Ed. note: One of the more ironic things about the current Attorney General Jeff Sessions’ threats to withhold federal funds from cities and counties that won’t do the feds’ job for them (for free) is that cuts to grants that help local law enforcement have radically reduced the size of the club the AG is waving around. In addition, cities like Los Angeles don’t have to rely on federal funds to function properly, and many officials understand that savings from the monies paid out in the inevitable lawsuits after raids gone wrong will dwarf whatever was lost, in terms of federal funding.
Via the Los Angeles Times:
State and local leaders in California struck a defiant tone Monday, saying they would continue to protect people in the country illegally despite an announcement by U.S. Atty. Gen. Jeff Sessions that the U.S. Department of Justice would soon cut federal grants from so-called sanctuary cities.
During an appearance in the White House briefing room, Sessions repeated previous statements from the Trump administration decrying the danger of sanctuary cities, which limit cooperation between local and federal authorities on immigration enforcement. He did not offer new policies, and Justice Department officials said any new measures would be “weeks or months” in the future.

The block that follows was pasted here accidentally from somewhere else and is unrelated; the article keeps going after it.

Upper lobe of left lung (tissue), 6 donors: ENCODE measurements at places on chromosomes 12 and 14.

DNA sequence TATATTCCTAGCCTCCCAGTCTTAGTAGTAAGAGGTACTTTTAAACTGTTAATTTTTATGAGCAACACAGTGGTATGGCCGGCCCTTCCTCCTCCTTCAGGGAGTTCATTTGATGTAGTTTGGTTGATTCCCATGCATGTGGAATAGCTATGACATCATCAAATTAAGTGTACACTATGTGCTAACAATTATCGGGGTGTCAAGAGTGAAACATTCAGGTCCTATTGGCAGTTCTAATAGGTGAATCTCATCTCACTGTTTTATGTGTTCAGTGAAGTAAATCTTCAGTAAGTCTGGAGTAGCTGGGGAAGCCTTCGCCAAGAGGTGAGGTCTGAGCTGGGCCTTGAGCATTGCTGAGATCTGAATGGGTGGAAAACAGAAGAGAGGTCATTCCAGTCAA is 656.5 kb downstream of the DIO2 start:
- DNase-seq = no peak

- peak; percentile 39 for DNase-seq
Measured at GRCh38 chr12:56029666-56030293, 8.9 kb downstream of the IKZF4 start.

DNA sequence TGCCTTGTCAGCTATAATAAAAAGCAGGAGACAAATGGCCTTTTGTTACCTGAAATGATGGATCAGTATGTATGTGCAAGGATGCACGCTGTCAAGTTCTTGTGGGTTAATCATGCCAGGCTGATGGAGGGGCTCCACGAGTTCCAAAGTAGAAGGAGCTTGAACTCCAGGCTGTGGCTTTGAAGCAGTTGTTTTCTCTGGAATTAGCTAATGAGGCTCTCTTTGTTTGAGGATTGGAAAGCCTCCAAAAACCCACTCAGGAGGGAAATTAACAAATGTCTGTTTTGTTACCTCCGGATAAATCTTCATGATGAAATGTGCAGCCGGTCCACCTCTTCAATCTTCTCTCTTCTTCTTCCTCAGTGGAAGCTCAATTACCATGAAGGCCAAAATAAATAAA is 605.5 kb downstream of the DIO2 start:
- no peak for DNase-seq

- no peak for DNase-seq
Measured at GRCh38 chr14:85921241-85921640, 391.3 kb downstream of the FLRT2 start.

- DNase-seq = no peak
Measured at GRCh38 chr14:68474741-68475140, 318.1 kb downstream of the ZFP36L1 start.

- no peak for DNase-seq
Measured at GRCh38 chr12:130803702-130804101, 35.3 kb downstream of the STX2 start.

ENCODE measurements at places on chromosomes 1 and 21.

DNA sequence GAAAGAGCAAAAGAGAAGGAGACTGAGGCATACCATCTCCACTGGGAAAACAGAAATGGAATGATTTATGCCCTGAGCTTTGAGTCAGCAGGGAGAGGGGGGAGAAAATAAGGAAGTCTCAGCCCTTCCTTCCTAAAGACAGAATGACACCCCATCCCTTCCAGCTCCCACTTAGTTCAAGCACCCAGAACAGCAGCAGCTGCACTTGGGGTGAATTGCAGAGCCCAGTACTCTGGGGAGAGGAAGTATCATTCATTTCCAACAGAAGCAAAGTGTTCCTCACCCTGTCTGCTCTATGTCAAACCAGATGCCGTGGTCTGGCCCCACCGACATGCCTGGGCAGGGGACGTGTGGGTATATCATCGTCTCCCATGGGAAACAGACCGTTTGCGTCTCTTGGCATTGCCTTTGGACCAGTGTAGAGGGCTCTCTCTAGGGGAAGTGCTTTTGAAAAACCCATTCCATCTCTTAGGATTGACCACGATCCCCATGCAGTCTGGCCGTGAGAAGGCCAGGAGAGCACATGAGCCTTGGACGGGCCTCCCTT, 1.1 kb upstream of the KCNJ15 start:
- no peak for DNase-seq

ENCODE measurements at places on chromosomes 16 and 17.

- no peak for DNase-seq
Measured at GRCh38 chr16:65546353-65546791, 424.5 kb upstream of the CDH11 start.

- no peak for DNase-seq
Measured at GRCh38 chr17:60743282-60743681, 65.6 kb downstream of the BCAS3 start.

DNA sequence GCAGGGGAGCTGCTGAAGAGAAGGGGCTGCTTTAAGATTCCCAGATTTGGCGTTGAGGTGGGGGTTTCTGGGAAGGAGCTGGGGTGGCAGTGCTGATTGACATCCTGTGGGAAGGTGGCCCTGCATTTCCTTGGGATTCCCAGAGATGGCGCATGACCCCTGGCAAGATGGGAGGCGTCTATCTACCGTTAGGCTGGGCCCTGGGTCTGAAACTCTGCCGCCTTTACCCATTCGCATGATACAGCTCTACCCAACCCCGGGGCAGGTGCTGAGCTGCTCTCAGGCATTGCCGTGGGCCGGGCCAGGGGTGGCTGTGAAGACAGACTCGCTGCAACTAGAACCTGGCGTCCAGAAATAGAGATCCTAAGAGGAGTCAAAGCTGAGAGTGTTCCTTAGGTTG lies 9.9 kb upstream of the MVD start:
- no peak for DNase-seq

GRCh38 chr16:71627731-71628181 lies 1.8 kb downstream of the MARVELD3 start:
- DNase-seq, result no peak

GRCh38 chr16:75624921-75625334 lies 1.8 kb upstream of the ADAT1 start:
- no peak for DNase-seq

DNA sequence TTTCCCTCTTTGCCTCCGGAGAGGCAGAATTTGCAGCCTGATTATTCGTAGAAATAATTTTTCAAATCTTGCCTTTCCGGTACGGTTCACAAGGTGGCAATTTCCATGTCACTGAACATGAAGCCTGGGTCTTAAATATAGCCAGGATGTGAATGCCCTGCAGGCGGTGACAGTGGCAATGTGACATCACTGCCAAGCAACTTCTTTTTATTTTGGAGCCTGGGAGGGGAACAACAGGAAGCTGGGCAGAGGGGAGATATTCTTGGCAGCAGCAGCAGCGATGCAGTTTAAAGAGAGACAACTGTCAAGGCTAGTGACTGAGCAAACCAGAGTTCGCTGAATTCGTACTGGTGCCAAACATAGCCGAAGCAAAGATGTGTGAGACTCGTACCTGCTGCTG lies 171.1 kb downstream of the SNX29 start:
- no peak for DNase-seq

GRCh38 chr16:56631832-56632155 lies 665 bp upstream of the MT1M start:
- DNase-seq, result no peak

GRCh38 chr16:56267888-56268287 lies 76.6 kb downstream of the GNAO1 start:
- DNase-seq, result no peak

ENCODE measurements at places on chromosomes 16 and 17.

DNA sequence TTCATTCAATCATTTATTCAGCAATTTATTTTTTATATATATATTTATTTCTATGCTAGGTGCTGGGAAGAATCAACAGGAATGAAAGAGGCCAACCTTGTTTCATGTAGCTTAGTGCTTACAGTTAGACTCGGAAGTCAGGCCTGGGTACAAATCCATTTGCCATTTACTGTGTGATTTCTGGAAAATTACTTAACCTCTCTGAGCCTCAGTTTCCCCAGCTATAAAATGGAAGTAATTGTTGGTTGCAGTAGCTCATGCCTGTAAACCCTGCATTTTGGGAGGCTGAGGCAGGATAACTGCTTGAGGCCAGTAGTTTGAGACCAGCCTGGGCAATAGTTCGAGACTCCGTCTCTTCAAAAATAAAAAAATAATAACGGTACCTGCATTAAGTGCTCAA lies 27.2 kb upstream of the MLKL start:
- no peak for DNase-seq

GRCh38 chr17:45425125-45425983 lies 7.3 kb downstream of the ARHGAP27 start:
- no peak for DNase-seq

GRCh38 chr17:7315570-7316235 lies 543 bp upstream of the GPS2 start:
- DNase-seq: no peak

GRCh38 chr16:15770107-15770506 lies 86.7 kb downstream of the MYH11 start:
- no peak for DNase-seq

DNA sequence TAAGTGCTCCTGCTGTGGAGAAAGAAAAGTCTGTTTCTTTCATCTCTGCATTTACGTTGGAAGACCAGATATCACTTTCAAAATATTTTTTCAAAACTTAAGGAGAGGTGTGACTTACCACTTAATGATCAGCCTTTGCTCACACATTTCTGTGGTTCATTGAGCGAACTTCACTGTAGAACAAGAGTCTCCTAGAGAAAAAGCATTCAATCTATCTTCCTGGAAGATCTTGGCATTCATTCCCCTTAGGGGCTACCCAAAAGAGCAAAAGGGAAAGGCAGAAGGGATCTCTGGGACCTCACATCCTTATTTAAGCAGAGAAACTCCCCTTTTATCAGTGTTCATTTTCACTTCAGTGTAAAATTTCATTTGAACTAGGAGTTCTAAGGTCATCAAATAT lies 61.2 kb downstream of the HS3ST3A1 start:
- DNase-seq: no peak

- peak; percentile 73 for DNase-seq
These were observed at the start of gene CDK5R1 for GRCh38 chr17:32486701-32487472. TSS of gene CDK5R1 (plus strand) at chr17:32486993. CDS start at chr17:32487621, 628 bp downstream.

But in Sacramento the swiftest reaction came from state Senate President Pro Tem Kevin de León (D-Los Angeles), who is championing legislation that would effectively make California a sanctuary state by prohibiting state and local police from enforcing federal immigration laws. He called Sessions’ statements “nothing short of blackmail.”
“Instead of making us safer, the Trump administration is spreading fear and promoting race-based scapegoating,” De León said in a statement. “Their gun-to-the-head method to force resistant cities and counties to participate in Trump’s inhumane and counterproductive mass-deportation is unconstitutional and will fail.”
Through an executive order in January, President Trump first put cities and counties on notice that they would lose federal funding if they didn’t cooperate with immigration agents. The move has broad implications for California, a state that aggressively protects its immigrant population from deportation.
Sessions reiterated old policy during his appearance Monday. The administration of former President Obama issued instructions last July that required any cities applying for Justice Department grant programs to comply with a federal immigration law that requires local, state and federal agencies respond to requests from the U.S. Immigration and Customs Enforcement agency.
Although many municipalities have policies that could qualify them as “sanctuary cities,” those policies do not necessarily mean they are violating the law.